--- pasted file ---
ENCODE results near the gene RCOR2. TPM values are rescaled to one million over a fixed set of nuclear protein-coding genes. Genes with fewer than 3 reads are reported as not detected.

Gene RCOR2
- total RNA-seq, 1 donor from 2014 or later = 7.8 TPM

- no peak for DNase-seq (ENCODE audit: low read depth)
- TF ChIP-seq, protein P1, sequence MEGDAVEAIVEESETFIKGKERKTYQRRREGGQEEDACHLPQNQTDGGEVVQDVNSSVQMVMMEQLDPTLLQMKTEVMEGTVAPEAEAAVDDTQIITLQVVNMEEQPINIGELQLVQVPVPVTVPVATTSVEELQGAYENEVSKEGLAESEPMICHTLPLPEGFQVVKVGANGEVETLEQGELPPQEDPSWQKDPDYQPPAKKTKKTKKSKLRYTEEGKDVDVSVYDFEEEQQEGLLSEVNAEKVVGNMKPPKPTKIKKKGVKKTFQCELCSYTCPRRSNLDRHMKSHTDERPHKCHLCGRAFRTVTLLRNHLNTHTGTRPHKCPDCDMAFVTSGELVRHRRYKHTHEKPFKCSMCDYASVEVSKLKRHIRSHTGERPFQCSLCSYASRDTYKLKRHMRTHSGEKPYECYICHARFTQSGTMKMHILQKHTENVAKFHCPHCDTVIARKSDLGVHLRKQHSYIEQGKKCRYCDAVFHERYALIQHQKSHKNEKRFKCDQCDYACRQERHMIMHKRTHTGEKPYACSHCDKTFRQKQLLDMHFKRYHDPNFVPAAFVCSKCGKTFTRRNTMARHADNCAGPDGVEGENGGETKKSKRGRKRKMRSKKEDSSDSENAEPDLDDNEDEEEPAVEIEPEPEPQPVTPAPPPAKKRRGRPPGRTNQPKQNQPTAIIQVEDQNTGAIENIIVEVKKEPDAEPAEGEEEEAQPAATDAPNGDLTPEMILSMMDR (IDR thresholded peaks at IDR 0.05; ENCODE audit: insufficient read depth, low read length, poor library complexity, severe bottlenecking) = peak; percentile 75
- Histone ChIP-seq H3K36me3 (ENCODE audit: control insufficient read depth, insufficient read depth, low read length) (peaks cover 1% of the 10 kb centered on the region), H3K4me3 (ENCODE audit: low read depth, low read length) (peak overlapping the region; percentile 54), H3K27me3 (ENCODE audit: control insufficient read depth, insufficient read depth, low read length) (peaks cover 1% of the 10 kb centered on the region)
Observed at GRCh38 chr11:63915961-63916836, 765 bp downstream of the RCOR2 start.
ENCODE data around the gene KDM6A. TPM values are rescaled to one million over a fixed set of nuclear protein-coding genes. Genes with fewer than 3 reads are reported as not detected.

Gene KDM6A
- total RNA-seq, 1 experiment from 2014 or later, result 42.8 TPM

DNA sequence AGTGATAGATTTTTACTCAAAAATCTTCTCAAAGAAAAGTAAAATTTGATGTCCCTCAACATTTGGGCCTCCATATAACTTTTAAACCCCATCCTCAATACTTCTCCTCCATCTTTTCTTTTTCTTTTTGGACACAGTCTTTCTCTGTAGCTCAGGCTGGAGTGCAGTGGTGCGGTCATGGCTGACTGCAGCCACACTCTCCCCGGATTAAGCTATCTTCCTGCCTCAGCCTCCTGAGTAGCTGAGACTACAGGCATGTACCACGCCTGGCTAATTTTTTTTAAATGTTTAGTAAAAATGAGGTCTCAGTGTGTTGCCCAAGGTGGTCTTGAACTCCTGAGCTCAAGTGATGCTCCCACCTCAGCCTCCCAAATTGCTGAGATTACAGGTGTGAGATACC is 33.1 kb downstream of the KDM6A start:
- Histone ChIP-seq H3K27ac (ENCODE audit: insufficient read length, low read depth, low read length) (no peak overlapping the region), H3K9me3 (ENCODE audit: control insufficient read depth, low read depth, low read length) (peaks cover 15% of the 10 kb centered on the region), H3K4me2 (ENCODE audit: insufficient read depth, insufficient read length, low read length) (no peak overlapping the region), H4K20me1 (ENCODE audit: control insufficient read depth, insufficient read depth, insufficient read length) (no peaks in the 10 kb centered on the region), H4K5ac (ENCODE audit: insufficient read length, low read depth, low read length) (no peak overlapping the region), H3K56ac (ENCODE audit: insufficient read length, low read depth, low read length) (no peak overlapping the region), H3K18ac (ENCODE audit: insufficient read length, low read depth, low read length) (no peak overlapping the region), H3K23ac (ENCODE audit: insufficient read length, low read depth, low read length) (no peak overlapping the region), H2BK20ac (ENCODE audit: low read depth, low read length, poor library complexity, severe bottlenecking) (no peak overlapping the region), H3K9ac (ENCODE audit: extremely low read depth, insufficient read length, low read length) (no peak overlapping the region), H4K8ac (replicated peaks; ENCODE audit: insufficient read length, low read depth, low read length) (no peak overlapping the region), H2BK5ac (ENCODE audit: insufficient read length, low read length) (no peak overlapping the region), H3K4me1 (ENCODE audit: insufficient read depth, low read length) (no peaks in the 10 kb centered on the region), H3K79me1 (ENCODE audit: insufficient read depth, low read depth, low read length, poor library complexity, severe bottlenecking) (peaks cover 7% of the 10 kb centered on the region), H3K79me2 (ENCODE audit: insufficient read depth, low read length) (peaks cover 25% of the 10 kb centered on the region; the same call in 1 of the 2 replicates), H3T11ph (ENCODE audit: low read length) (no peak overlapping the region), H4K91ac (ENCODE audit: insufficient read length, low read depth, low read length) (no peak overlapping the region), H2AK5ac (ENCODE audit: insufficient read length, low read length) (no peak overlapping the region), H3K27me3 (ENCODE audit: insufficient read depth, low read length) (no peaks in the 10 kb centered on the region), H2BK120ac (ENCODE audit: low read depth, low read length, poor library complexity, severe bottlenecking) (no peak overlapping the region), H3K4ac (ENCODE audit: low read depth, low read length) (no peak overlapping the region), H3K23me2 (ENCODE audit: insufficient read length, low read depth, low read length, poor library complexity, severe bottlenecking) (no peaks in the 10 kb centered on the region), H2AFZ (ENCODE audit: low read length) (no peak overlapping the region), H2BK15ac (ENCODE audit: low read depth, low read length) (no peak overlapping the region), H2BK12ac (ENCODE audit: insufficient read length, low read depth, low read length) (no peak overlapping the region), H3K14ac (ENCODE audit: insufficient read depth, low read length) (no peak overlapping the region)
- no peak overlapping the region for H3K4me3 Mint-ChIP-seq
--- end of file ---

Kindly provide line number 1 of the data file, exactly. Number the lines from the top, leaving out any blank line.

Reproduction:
ENCODE results near the gene RCOR2. TPM values are rescaled to one million over a fixed set of nuclear protein-coding genes. Genes with fewer than 3 reads are reported as not detected.